Contemporary fashion is not about perfection anymore. Eastern European girls — tall, skinny, angelically beautiful — have been the top casting choice for the past couple of decades, but the rules of the game are changing. Model agencies are trying to cast more ethnically diverse models and to provide a wider range of characters and body types. The Russian designer Gosha Rubchinskiy was among the first to cast his models from Russia’s streets — from friends, skaters and various types of lost youth. For Rubchinskiy, casting individuals rather than generic models was a way of putting a face to the story of post-Soviet youth.
In his wake, now comes the Moscow-based model agency Lumpen, set up by film director Avdotja Alexandrova, who founded the company based on her fascination with faces and characters who didn’t fit the standards of the fashion industry. Those outsiders were featured in Alexandrova’s films and video works but this wasn’t enough for her. She wanted to create a means for them to be employed and appreciated, and to receive more credit for their stories.
“I became a photographer and a film director because I’ve always been fascinated by unusual types. I used to think that I love really striking, bold faces simply because I have bad eyesight, but now I realise that my interest is deeper than it seems - I am drawn to both appearance and character of my models, to their stories and experiences as much as their faces,” says Alexandrova.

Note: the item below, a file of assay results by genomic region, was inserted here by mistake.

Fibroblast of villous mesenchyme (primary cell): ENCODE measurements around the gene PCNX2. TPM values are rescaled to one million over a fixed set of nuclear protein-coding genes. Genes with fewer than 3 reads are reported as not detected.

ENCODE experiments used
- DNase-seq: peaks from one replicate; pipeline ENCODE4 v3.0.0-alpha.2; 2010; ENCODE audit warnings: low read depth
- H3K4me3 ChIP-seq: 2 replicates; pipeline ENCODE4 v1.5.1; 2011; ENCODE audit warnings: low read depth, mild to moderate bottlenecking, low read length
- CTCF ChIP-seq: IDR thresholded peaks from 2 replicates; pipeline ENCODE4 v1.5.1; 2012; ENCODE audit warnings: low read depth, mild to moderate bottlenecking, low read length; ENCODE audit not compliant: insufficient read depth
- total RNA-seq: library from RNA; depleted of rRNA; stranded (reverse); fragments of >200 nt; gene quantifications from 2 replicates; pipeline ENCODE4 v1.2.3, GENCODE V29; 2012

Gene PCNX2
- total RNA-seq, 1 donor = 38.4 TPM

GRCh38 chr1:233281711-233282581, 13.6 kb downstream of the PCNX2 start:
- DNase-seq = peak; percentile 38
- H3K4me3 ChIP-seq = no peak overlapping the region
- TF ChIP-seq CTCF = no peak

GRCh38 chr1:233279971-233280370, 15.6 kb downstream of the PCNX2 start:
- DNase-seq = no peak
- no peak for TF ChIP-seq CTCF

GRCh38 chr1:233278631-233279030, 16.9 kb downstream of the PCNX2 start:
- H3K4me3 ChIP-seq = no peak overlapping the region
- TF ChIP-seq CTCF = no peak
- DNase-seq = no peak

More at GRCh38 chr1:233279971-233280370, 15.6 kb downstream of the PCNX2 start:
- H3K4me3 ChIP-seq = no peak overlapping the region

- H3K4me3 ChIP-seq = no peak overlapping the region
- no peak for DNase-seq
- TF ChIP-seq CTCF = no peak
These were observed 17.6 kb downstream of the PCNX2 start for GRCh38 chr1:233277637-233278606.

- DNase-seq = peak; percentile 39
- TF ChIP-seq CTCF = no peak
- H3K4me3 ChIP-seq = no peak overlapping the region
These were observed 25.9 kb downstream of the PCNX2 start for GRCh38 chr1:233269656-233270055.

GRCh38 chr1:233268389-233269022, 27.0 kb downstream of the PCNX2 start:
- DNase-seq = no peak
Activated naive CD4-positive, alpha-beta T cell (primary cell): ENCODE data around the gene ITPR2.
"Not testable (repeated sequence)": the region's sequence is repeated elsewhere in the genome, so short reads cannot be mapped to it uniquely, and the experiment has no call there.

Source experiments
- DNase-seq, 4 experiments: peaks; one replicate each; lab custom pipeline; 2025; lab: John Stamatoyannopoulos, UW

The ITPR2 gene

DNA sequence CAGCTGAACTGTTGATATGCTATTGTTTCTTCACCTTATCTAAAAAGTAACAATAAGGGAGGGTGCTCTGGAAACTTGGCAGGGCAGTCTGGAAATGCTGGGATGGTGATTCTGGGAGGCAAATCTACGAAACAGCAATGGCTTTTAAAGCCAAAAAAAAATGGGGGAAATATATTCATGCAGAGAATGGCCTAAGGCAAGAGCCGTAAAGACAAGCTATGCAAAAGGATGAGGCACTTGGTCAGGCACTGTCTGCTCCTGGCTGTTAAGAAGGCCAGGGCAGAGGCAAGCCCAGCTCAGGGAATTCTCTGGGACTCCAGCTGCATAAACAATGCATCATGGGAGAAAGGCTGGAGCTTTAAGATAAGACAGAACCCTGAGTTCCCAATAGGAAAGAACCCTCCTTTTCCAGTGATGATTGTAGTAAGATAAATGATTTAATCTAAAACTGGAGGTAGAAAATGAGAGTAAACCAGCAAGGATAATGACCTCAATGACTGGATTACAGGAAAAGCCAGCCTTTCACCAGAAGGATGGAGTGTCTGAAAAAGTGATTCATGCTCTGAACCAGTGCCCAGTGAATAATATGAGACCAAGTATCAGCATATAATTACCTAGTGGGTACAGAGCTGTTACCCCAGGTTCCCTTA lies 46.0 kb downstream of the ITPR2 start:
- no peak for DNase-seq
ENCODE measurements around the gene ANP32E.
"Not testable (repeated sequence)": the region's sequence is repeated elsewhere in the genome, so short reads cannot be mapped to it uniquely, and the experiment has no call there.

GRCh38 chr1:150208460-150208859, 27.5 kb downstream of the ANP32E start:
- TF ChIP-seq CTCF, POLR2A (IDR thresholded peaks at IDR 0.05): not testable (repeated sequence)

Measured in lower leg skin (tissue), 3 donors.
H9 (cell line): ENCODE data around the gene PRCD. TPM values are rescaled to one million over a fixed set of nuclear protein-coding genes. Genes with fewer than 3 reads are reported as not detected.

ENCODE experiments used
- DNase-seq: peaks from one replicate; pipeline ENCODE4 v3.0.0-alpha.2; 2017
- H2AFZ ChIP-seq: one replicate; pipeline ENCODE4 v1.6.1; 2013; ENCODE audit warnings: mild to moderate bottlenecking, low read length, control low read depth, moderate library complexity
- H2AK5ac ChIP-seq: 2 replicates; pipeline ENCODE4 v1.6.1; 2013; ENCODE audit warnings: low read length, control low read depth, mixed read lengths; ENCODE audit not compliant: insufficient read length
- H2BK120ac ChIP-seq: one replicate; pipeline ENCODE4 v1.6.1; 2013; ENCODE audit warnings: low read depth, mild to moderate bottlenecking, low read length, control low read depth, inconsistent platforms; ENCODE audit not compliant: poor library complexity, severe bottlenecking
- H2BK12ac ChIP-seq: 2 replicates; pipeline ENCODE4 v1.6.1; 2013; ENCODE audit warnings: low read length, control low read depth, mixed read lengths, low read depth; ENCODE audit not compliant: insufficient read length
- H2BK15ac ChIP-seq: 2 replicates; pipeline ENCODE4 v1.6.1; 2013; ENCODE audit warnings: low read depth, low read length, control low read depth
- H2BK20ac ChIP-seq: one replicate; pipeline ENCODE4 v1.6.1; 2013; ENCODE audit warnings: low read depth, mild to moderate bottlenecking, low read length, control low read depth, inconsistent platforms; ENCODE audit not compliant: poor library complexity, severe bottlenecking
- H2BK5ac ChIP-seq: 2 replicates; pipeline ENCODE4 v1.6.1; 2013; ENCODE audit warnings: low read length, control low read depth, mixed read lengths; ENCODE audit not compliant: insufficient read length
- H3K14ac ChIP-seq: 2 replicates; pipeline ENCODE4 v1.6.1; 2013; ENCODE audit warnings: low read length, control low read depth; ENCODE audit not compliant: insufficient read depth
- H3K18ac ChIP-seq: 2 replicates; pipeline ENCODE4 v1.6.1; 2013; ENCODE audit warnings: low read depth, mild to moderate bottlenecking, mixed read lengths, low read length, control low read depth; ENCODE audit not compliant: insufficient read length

Lumpen models have already been featured in international fashion magazines, in a video by London-based fashion brand ZDDZ and in the latest Vetements Paris fashion show. Lumpen and Vetements, the French fashion brand often described as a successor to Nineties-era Maison Martin Margiela, were a real match: dressed in strangely oversized, disproportionate garments and leather, the Russian outcasts were in their element. Lumpen male models have also made unlikely poster boys for LGBT rights through editorials by British photographer Harley Weir and stylist Lotta Volkova for Re-Edition and Document journal exposing a different side of Russian masculinity.
The story, however, is not limited to pages of fashion magazines. Lumpen is interesting as a collective portrait of the new generation of Russians. These are the faces that would otherwise go unseen, the boys and girls living in their ordinary neighborhoods, in ordinary Russian cities, with no obvious connection to the international fashion world. Kids who just happened to pass someone who appreciated them for the way they are. They’ve lived most of their adolescence under a conservative government, in an environment hardly welcoming of individuality. Lumpen is a step towards appreciating the different, and in today’s Russia, it’s badly needed.
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